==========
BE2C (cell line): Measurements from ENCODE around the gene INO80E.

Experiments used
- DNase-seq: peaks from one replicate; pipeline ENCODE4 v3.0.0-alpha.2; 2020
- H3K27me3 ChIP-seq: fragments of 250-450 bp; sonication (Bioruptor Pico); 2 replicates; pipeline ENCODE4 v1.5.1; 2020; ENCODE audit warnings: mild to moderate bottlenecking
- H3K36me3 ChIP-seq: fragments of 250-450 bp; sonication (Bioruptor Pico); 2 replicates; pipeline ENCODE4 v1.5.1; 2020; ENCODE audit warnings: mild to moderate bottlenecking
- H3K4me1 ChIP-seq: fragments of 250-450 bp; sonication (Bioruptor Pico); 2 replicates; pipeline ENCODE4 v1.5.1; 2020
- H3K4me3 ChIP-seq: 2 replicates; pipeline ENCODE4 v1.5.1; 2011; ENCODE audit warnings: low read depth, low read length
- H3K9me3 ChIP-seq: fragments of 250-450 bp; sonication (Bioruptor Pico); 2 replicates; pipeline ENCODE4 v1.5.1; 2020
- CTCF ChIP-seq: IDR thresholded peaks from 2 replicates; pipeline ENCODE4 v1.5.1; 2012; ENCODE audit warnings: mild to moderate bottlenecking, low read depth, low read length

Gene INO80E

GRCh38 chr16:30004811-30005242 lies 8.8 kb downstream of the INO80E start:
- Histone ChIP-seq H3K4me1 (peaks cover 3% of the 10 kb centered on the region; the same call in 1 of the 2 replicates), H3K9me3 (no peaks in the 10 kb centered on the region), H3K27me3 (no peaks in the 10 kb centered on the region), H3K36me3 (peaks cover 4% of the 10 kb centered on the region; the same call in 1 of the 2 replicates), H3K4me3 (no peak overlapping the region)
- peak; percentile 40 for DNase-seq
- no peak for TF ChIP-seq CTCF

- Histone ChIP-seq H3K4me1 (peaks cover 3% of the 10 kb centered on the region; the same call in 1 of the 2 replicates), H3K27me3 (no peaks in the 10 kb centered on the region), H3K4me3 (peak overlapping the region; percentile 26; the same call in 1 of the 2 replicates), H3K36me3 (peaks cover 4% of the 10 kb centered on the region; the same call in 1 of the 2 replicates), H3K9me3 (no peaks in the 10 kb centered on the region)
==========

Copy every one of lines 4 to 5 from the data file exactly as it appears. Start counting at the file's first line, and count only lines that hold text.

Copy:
- H3K27me3 ChIP-seq: fragments of 250-450 bp; sonication (Bioruptor Pico); 2 replicates; pipeline ENCODE4 v1.5.1; 2020; ENCODE audit warnings: mild to moderate bottlenecking
- H3K36me3 ChIP-seq: fragments of 250-450 bp; sonication (Bioruptor Pico); 2 replicates; pipeline ENCODE4 v1.5.1; 2020; ENCODE audit warnings: mild to moderate bottlenecking